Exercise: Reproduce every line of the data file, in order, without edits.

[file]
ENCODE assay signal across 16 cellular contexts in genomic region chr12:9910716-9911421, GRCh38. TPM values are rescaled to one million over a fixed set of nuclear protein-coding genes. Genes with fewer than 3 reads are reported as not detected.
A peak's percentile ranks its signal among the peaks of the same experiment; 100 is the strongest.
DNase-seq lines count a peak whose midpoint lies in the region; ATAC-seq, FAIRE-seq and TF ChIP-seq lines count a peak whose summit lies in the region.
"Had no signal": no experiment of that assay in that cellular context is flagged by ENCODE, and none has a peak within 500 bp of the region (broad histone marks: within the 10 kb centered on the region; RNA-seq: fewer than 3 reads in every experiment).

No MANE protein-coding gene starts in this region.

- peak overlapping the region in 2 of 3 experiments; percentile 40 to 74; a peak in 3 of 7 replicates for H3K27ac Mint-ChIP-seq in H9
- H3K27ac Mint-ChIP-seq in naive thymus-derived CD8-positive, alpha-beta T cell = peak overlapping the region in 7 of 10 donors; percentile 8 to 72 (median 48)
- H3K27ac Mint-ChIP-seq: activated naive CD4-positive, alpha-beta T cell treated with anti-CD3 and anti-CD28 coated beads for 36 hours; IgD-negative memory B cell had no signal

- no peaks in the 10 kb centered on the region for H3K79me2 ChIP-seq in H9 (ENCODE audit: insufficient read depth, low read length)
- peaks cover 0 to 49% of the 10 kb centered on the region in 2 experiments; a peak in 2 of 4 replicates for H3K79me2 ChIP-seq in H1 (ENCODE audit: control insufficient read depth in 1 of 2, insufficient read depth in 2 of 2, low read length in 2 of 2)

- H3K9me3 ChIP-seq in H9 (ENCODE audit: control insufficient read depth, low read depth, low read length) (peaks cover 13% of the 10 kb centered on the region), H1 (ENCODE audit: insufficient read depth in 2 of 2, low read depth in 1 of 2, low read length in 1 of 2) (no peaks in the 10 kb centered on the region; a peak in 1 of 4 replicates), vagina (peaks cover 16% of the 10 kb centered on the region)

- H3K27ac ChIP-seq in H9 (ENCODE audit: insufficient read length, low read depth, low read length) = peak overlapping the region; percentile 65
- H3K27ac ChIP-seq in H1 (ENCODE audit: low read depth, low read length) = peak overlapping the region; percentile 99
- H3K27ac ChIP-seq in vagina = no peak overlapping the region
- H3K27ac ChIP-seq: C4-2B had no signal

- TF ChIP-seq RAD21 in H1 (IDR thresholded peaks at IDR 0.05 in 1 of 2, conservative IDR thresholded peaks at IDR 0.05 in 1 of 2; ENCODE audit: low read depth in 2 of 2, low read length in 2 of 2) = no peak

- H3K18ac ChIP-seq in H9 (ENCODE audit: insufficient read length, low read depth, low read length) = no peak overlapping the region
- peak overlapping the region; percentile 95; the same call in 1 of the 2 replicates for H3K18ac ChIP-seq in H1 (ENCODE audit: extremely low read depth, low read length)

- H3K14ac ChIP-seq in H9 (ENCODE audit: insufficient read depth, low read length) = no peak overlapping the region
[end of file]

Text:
ENCODE assay signal across 16 cellular contexts in genomic region chr12:9910716-9911421, GRCh38. TPM values are rescaled to one million over a fixed set of nuclear protein-coding genes. Genes with fewer than 3 reads are reported as not detected.
A peak's percentile ranks its signal among the peaks of the same experiment; 100 is the strongest.
DNase-seq lines count a peak whose midpoint lies in the region; ATAC-seq, FAIRE-seq and TF ChIP-seq lines count a peak whose summit lies in the region.
"Had no signal": no experiment of that assay in that cellular context is flagged by ENCODE, and none has a peak within 500 bp of the region (broad histone marks: within the 10 kb centered on the region; RNA-seq: fewer than 3 reads in every experiment).

No MANE protein-coding gene starts in this region.

- peak overlapping the region in 2 of 3 experiments; percentile 40 to 74; a peak in 3 of 7 replicates for H3K27ac Mint-ChIP-seq in H9
- H3K27ac Mint-ChIP-seq in naive thymus-derived CD8-positive, alpha-beta T cell = peak overlapping the region in 7 of 10 donors; percentile 8 to 72 (median 48)
- H3K27ac Mint-ChIP-seq: activated naive CD4-positive, alpha-beta T cell treated with anti-CD3 and anti-CD28 coated beads for 36 hours; IgD-negative memory B cell had no signal

- no peaks in the 10 kb centered on the region for H3K79me2 ChIP-seq in H9 (ENCODE audit: insufficient read depth, low read length)
- peaks cover 0 to 49% of the 10 kb centered on the region in 2 experiments; a peak in 2 of 4 replicates for H3K79me2 ChIP-seq in H1 (ENCODE audit: control insufficient read depth in 1 of 2, insufficient read depth in 2 of 2, low read length in 2 of 2)

- H3K9me3 ChIP-seq in H9 (ENCODE audit: control insufficient read depth, low read depth, low read length) (peaks cover 13% of the 10 kb centered on the region), H1 (ENCODE audit: insufficient read depth in 2 of 2, low read depth in 1 of 2, low read length in 1 of 2) (no peaks in the 10 kb centered on the region; a peak in 1 of 4 replicates), vagina (peaks cover 16% of the 10 kb centered on the region)

- H3K27ac ChIP-seq in H9 (ENCODE audit: insufficient read length, low read depth, low read length) = peak overlapping the region; percentile 65
- H3K27ac ChIP-seq in H1 (ENCODE audit: low read depth, low read length) = peak overlapping the region; percentile 99
- H3K27ac ChIP-seq in vagina = no peak overlapping the region
- H3K27ac ChIP-seq: C4-2B had no signal

- TF ChIP-seq RAD21 in H1 (IDR thresholded peaks at IDR 0.05 in 1 of 2, conservative IDR thresholded peaks at IDR 0.05 in 1 of 2; ENCODE audit: low read depth in 2 of 2, low read length in 2 of 2) = no peak

- H3K18ac ChIP-seq in H9 (ENCODE audit: insufficient read length, low read depth, low read length) = no peak overlapping the region
- peak overlapping the region; percentile 95; the same call in 1 of the 2 replicates for H3K18ac ChIP-seq in H1 (ENCODE audit: extremely low read depth, low read length)

- H3K14ac ChIP-seq in H9 (ENCODE audit: insufficient read depth, low read length) = no peak overlapping the region